DETROIT — A judge has ordered the demolition of the deteriorating Packard auto plant in Detroit, ruling it has become a public nuisance.
Wayne County Circuit Court Judge Brian Sullivan wrote in an order that the factory’s Peruvian owner, Fernando Palazuelo, and his company, Arte Express Detroit, must remove all trash and debris from the sprawling site and demolish all buildings and structures on the property, which covers several blocks on Detroit’s east side.
The March 31 order said the more than 30 plots owned by Palazuelo “constitute a public nuisance that interferes with the common rights enjoyed by the general public by significantly threatening the health, safety and welfare of the public. “.
Demolition and reduction work must begin within 42 days of Sullivan’s order, with cleanup completed within 90 days. If the work is not completed, the city is authorized to have it carried out, with Palazuelo possibly liable for the costs, which are expected to be in the millions of dollars.
The order comes after Palazuelo failed to show up for a trial on March 24.
“Judge Sullivan’s order brings us closer to finally resolving the dangerous and dilapidated parts of the Packard plant that Mr. Palazuelo has done virtually nothing with since he bought it in 2013, other than amassing more than “a million dollars in unpaid drainage bills, property taxes and scourge tickets,” Detroit Acting Corporation attorney Chuck Raimi said last week.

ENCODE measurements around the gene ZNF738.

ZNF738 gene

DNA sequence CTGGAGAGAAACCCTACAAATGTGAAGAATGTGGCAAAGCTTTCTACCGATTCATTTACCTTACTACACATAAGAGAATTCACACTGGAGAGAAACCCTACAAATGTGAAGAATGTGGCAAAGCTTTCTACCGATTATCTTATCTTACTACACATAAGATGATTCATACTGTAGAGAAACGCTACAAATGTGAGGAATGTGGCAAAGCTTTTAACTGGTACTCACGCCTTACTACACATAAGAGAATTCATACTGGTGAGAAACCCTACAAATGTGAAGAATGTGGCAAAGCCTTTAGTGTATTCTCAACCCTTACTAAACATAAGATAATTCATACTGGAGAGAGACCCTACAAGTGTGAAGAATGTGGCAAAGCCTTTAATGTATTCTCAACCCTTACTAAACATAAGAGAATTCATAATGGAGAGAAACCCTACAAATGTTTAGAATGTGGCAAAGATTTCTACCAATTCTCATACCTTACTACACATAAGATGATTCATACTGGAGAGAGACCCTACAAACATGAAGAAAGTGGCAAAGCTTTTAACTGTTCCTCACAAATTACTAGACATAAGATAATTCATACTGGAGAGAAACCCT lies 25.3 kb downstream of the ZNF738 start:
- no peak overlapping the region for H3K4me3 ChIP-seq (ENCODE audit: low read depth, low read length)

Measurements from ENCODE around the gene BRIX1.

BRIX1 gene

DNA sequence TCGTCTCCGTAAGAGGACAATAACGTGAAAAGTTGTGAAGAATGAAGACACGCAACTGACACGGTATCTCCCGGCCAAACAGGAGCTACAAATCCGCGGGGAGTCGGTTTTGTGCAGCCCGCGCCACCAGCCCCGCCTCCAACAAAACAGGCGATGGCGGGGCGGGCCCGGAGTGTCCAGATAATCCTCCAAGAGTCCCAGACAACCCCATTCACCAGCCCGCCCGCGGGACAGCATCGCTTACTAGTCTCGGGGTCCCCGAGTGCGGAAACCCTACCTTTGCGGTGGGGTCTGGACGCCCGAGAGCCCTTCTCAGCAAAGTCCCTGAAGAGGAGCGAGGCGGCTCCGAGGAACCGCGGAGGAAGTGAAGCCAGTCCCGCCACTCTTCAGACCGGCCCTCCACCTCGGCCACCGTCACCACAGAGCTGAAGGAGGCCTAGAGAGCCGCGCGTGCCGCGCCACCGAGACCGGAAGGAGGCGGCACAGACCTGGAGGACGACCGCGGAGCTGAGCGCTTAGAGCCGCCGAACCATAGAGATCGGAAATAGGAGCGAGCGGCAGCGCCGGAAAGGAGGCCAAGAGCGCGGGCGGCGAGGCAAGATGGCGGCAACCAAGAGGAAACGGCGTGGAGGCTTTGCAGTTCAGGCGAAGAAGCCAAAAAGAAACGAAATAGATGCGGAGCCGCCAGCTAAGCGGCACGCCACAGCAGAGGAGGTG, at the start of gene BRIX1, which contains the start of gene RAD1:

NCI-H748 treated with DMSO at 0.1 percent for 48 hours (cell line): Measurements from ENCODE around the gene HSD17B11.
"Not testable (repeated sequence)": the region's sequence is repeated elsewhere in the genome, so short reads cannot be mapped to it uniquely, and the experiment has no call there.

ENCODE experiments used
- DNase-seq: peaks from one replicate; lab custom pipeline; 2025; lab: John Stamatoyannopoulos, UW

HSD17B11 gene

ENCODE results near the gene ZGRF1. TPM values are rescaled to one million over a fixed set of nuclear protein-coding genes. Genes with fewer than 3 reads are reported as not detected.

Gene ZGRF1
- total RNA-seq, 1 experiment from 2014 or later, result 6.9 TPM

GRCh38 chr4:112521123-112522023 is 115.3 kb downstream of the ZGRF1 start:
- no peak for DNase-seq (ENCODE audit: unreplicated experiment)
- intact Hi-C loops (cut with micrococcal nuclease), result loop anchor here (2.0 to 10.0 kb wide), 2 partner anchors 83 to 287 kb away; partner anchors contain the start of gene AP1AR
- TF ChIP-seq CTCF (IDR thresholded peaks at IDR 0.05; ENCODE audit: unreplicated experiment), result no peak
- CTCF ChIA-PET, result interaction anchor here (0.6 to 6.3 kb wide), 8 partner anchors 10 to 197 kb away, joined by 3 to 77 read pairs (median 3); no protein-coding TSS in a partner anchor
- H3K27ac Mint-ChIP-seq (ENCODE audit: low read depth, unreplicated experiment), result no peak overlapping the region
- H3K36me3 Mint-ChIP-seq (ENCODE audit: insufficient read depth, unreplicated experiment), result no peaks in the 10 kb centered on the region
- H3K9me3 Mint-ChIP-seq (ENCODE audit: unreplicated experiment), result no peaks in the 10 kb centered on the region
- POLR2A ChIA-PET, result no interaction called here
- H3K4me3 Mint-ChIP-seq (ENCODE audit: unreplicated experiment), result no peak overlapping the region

Raimi said Palazuelo has until April 21 to obtain demolition permits for its parts of the plant.
“If he fails to meet this requirement, the city will consider its options, which include doing the demolition itself and suing both his company and him personally for the considerable cost of this work,” Raimi said. “The city fully intends to rid the community of this massive devastated complex once and for all.”
Built in the early 1900s, the Packard factory was designed by Albert Kahn. The company became a dominant luxury automobile manufacturer in the United States in the late 1920s, and by the 1940s had 36,000 employees.
The last automobile was manufactured there in the mid to late 1950s, and the various buildings were eventually used as warehouses, other manufacturing projects, and small industrial projects.
The city reclaimed most of the Packard property in 1994 after the previous owners failed to repay taxes. Over time, the site became one of the most degraded areas in the city, as tires, thousands of shoes, old televisions and other trash were illegally dumped in and around the various buildings.
Palazuelo bought the Packard property in 2013 for $405,000 at a Wayne County tax foreclosure auction. He then said his plans were to restore and reopen the 40-acre complex as a mixed-use commercial, residential and cultural development.
Palazuelo told The Associated Press in 2014 that the total redevelopment cost is expected to be close to $350 million. He would be paid with the rent he receives from his projects in Lima, he said.
But he was unable to raise the necessary funding for the project and in 2016 asked the city council to approve a 12-year tax freeze.
The AP emailed a Palazuelo representative last week seeking the developer’s comments. A voicemail and email were also left for an attorney listed on Sullivan’s order as representing Palazuelo.